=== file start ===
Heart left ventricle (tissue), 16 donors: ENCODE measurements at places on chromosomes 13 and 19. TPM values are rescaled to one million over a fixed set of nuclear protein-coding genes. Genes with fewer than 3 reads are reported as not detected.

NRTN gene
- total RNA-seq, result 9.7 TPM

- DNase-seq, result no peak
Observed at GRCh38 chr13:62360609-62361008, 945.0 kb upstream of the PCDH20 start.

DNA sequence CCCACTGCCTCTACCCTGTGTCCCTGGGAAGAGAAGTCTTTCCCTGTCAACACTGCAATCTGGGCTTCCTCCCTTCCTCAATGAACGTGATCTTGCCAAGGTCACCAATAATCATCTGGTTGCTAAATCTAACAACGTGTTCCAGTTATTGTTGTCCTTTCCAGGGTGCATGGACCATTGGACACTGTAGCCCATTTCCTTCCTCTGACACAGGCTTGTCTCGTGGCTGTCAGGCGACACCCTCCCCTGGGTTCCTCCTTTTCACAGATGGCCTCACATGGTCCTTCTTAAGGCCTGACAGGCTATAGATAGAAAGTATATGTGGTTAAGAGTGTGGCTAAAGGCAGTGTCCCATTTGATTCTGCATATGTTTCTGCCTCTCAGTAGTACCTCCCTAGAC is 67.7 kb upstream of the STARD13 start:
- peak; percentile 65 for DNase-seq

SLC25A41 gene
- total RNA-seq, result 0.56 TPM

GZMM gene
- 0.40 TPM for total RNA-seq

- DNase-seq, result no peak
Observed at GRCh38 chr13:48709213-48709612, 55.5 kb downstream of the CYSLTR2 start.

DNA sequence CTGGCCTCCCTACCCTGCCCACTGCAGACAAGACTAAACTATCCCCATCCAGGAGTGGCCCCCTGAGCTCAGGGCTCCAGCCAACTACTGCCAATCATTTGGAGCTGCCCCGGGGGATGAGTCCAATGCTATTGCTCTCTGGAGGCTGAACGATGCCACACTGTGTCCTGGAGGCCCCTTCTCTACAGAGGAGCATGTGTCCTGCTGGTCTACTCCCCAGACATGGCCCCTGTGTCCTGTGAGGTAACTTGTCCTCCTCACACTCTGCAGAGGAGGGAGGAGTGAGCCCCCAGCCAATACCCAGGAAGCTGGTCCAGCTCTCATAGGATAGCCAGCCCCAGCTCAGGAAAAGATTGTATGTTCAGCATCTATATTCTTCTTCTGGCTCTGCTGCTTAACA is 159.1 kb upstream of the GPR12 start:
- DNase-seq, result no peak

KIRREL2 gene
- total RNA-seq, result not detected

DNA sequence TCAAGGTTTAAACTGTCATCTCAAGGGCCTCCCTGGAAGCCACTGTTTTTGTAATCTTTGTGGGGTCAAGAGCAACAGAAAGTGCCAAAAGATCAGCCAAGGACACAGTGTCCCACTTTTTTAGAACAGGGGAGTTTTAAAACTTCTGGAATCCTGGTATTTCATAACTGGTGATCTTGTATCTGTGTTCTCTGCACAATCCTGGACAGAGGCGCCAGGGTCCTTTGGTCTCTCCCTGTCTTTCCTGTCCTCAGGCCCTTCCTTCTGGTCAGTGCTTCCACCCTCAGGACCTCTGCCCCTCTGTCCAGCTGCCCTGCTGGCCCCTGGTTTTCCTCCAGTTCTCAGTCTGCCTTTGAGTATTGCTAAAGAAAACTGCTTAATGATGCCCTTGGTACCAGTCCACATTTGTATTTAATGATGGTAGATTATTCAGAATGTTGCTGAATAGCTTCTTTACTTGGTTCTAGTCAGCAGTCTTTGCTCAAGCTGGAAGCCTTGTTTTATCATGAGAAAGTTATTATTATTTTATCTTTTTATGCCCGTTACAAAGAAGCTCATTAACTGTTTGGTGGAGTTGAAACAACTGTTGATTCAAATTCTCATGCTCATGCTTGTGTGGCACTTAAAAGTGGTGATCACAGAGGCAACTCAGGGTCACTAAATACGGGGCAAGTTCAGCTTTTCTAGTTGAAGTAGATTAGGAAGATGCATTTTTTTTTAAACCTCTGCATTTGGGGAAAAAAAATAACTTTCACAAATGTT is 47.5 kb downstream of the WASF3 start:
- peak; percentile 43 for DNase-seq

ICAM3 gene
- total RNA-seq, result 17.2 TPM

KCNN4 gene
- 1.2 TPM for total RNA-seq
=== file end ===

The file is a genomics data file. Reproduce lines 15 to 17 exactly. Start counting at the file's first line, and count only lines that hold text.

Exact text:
- DNase-seq, result no peak

KIRREL2 gene
- total RNA-seq, result not detected